The town of Tupper Lake is expected to sign a contract for the village's fire protection services in the next few days, a move that would end a controversial standoff between the municipalities.
Village officials had feared they would have to raise taxes by more than 8 percent if the town didn't sign a contract by its budget deadline at the end of the month.
But with a contract waiting in the wings, the village announced during a budget hearing Monday that it instead plans to lower village taxes by more than 1 percent.
Town officials have said they want a fixed rate for fire protection services, citing part of a state law that says contracts for such services must be based on a definite sum - one that "cannot be determined by a formula or other technique which depends on future conditions."
Based on that language, town officials have said the village's fee, which is based on the town's real estate assessments, is in violation of state law. They have also argued that the town should take over the fire department since it pays about 70 percent of the cost.
That idea has not gained enough political traction, but the town has succeeded in getting a contract for a flat fee, at least in theory.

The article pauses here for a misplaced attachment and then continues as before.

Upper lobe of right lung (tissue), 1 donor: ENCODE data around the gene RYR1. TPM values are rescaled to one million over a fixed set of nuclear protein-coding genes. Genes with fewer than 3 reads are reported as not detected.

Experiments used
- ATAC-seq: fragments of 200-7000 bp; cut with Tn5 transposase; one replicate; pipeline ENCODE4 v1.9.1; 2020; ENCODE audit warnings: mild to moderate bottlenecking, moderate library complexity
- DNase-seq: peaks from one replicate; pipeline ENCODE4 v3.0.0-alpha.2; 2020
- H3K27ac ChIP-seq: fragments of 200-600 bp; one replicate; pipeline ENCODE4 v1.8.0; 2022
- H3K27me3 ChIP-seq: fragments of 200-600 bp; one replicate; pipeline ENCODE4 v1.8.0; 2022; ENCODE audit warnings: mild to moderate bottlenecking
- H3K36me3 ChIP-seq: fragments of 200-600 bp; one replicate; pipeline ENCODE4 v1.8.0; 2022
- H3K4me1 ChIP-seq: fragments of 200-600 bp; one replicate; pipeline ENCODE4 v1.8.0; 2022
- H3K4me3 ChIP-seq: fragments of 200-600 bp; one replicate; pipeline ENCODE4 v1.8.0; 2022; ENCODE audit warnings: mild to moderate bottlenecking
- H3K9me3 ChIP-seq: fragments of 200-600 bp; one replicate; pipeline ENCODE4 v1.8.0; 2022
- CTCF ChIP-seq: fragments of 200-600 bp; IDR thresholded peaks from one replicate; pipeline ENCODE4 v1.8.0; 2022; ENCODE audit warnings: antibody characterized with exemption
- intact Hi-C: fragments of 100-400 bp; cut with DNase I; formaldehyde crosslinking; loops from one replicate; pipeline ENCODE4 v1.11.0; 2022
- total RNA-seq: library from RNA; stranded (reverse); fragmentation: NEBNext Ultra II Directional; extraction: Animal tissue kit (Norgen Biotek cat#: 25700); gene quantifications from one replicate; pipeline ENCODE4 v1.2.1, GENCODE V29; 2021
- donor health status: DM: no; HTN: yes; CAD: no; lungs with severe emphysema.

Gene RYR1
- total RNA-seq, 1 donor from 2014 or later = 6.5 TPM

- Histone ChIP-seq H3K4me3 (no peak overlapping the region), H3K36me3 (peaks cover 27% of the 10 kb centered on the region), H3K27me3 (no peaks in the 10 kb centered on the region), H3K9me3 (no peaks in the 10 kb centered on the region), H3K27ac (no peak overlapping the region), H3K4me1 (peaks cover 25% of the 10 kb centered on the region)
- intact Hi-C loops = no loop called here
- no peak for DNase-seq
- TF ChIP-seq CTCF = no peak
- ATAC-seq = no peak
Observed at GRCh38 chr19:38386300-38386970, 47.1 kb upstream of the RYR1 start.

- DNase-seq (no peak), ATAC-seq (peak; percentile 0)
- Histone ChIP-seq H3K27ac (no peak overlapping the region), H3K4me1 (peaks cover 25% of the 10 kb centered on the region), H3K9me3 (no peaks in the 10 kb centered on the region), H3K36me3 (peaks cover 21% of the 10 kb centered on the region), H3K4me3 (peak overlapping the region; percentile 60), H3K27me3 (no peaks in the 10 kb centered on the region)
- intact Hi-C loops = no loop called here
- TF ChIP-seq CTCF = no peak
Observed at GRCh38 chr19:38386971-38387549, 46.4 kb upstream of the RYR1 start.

The wording of the village's revised contract now reads that the town "will pay a definite sum of $129,295" for fire protection services.
The dollar amount the town is being charged remains unchanged, however, and it's still based on the same real estate assessment formula the village has always used. The town will also be charged for its share of an equipment purchase, which amounts to about $31,000, a sum town officials had initially taken issue with.
Village officials said during a budget meeting on Monday that the wording has changed, but the substance of the contract has not. The only real change, they said, is that the contract with the town will be for one year instead of five.
Mayor Mickey Desmarais said he expects a signed contract from the town before the village passes its final budget at the end of the month.